XXL – EXTRALARGE LIVES
XXL – EXTRALARGE LIVES
by Tania Pedroni
2009 – HD – 16/9 – dur. 1×52′ – 1×62′
distribution JAVA FILM
Broadcasted: RAITRE DOC3 (Italia), YLE (Finlandia), UR-Swedish Channel (Svezia), Yes-DBS (Israele), SIC (Portogallo), Aljazeera (Qatar), Blu-TV (Brasile), CBC (Canada)
Italy, 2009, HD – 52 mins. / 62 mins.
POPCult and Tania Pedroni
in collaboration with RAITRE/DOC3
with the support of
PIEMONTE DOC FILM FUND
in association with EIE film
Everybody’s beautiful, slim, in shape. It seems in the world everybody has to look like this. Who of us has never fought with too many kilos and a body that doesn’t like?
Going on a diet is a fatigue that everybody knows. But for someone this is a more difficult, almost impossible challenge. There’s someone, in fact, that is really far from the reigned beauty model, someone who has not just some more kilos, someone really fat, very fat. How is an extra large life in a world that wants you super-thin and in big shape?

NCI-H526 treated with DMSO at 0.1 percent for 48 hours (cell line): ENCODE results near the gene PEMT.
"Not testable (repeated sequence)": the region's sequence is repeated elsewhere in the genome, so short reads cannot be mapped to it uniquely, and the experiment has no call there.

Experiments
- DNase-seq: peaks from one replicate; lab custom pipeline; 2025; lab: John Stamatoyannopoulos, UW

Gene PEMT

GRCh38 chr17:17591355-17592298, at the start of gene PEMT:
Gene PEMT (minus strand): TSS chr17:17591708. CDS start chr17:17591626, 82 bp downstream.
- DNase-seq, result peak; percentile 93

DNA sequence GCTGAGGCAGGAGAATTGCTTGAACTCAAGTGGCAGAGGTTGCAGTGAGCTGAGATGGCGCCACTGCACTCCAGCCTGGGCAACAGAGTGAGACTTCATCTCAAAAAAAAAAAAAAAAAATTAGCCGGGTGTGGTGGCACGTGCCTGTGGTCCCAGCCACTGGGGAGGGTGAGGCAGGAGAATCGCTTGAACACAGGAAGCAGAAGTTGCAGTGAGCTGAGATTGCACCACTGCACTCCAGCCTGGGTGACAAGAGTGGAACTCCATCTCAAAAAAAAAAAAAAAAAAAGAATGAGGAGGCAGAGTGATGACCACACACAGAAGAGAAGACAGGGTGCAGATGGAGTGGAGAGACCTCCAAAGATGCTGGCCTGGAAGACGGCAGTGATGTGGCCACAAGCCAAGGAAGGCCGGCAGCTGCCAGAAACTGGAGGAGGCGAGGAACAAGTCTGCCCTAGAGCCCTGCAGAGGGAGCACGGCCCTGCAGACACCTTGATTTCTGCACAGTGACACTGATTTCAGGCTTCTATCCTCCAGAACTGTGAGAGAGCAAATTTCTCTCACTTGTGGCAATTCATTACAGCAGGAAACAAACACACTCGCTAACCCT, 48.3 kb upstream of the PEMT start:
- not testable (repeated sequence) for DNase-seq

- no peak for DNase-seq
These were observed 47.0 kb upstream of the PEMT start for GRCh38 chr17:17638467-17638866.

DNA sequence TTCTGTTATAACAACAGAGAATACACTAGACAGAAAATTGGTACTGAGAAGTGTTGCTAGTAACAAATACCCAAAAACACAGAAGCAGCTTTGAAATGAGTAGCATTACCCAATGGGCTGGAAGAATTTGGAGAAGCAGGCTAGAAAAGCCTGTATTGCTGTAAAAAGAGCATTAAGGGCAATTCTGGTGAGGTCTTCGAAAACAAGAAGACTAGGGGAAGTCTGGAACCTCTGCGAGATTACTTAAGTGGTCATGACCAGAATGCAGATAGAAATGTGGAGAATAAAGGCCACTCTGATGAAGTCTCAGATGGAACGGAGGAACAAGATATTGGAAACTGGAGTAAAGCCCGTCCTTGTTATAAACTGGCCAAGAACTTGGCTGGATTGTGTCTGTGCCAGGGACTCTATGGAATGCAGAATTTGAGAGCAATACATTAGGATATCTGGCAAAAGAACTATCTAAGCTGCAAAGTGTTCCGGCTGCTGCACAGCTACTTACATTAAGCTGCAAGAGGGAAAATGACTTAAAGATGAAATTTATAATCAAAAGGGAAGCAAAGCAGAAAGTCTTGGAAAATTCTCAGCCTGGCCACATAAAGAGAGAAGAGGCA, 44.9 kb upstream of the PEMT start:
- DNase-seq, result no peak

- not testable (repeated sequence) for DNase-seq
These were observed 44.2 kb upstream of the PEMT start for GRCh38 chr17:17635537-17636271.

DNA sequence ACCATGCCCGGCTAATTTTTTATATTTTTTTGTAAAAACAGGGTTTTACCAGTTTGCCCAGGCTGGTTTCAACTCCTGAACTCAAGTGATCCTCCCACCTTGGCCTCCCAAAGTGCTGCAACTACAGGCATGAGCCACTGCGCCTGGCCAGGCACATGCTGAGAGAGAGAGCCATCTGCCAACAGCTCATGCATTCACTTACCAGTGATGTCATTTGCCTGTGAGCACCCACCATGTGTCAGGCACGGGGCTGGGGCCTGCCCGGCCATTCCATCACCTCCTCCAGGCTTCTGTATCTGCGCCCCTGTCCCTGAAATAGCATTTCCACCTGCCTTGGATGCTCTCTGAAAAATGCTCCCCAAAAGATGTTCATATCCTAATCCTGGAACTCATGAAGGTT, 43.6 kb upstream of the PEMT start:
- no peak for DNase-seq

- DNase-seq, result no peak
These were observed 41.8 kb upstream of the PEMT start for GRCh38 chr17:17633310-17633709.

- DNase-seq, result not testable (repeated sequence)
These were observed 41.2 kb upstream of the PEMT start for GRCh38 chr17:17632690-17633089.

The obesity is not diffused only in America where it’s common known there are the extremes and the phenomenon is really visible, but it’s becoming increasingly a sanitary and social emergency even in other western countries (the Italy primarily) that had seemed immune because of their culture and tradition.
NOTE OF ARTISTIC INTENT
The narration has in the centre the stories and people showed in a moment and in a place that unite them and put them together, a point of no return that makes a deep change necessary and with uncertain results. Obesity has also been an occasion to tell one of the contradictions of our time, that imposes us an aesthetical model of extreme thinness (always more often to the confinements with the anorexia) from a side and from the other it apparently imposes us models of consumption without limits (and without “price”).
For me to tell this story has meant to talk about men and women that are part of a submerged continent: pure consumers of goods that don’t feel any possibility to be protagonists neither in their own life; in this sense a very modern and representative portrait of a diffused condition, but also a way to return dignity and depth to whom had not face, voice, story and destiny.